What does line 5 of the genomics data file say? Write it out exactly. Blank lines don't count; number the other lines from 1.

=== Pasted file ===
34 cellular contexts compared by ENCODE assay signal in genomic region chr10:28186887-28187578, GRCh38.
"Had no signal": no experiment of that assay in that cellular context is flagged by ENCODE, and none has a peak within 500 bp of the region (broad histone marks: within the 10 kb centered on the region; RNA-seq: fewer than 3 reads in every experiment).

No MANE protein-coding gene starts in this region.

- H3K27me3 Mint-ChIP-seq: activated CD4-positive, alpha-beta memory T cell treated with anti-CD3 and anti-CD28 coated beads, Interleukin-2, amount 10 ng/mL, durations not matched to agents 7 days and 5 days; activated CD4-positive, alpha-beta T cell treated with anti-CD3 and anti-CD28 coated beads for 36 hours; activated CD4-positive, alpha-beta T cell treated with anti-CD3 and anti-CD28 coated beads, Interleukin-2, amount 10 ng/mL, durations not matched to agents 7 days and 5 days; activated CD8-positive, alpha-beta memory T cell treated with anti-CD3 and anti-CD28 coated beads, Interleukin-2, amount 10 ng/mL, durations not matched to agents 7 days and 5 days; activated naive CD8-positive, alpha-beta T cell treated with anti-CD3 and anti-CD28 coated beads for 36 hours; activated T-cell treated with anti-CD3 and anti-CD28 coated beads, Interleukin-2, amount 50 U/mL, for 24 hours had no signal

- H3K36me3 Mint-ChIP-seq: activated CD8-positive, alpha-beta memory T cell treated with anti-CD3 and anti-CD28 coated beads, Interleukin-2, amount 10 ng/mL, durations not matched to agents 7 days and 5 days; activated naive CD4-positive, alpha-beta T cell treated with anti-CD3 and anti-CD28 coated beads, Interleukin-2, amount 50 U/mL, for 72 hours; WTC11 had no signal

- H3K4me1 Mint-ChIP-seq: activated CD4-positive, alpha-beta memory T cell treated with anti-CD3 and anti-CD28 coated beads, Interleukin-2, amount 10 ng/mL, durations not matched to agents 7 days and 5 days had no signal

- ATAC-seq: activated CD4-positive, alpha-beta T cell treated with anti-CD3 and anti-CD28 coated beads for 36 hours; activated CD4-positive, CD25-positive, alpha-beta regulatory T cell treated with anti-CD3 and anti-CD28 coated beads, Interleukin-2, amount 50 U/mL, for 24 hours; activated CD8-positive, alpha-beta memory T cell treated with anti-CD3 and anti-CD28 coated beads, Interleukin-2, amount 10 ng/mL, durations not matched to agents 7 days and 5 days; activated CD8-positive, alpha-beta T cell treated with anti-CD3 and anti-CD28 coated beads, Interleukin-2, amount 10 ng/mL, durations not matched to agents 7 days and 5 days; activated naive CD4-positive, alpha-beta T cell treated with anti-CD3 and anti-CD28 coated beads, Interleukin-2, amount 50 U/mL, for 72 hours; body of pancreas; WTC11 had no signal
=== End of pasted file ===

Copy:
- H3K36me3 Mint-ChIP-seq: activated CD8-positive, alpha-beta memory T cell treated with anti-CD3 and anti-CD28 coated beads, Interleukin-2, amount 10 ng/mL, durations not matched to agents 7 days and 5 days; activated naive CD4-positive, alpha-beta T cell treated with anti-CD3 and anti-CD28 coated beads, Interleukin-2, amount 50 U/mL, for 72 hours; WTC11 had no signal